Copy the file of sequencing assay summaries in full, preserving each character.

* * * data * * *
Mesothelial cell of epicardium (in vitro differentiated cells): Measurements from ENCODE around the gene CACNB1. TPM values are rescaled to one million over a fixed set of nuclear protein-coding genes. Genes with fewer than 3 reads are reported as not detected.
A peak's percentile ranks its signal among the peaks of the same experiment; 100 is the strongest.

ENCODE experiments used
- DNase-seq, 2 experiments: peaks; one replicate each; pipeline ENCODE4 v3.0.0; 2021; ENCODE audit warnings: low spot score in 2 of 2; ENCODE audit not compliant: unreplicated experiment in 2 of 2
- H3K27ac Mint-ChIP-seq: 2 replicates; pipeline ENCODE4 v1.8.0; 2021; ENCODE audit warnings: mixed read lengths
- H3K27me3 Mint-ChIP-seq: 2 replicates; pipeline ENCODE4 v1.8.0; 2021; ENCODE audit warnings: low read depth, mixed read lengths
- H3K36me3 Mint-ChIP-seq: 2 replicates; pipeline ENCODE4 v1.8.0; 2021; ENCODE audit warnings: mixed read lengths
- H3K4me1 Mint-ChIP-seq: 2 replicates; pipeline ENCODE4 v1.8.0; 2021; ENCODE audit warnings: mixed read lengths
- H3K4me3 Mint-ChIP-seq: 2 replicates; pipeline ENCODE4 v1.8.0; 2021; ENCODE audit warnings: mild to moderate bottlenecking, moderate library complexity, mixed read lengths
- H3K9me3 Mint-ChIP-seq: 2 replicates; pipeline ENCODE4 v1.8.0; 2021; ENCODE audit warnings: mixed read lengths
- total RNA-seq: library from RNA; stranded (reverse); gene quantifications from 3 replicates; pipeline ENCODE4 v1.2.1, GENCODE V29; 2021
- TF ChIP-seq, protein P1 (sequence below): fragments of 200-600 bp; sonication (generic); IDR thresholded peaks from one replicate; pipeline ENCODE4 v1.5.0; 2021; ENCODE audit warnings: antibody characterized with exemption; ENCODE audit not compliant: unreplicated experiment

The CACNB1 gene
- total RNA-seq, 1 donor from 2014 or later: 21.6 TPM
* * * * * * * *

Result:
Mesothelial cell of epicardium (in vitro differentiated cells): Measurements from ENCODE around the gene CACNB1. TPM values are rescaled to one million over a fixed set of nuclear protein-coding genes. Genes with fewer than 3 reads are reported as not detected.
A peak's percentile ranks its signal among the peaks of the same experiment; 100 is the strongest.

ENCODE experiments used
- DNase-seq, 2 experiments: peaks; one replicate each; pipeline ENCODE4 v3.0.0; 2021; ENCODE audit warnings: low spot score in 2 of 2; ENCODE audit not compliant: unreplicated experiment in 2 of 2
- H3K27ac Mint-ChIP-seq: 2 replicates; pipeline ENCODE4 v1.8.0; 2021; ENCODE audit warnings: mixed read lengths
- H3K27me3 Mint-ChIP-seq: 2 replicates; pipeline ENCODE4 v1.8.0; 2021; ENCODE audit warnings: low read depth, mixed read lengths
- H3K36me3 Mint-ChIP-seq: 2 replicates; pipeline ENCODE4 v1.8.0; 2021; ENCODE audit warnings: mixed read lengths
- H3K4me1 Mint-ChIP-seq: 2 replicates; pipeline ENCODE4 v1.8.0; 2021; ENCODE audit warnings: mixed read lengths
- H3K4me3 Mint-ChIP-seq: 2 replicates; pipeline ENCODE4 v1.8.0; 2021; ENCODE audit warnings: mild to moderate bottlenecking, moderate library complexity, mixed read lengths
- H3K9me3 Mint-ChIP-seq: 2 replicates; pipeline ENCODE4 v1.8.0; 2021; ENCODE audit warnings: mixed read lengths
- total RNA-seq: library from RNA; stranded (reverse); gene quantifications from 3 replicates; pipeline ENCODE4 v1.2.1, GENCODE V29; 2021
- TF ChIP-seq, protein P1 (sequence below): fragments of 200-600 bp; sonication (generic); IDR thresholded peaks from one replicate; pipeline ENCODE4 v1.5.0; 2021; ENCODE audit warnings: antibody characterized with exemption; ENCODE audit not compliant: unreplicated experiment

The CACNB1 gene
- total RNA-seq, 1 donor from 2014 or later: 21.6 TPM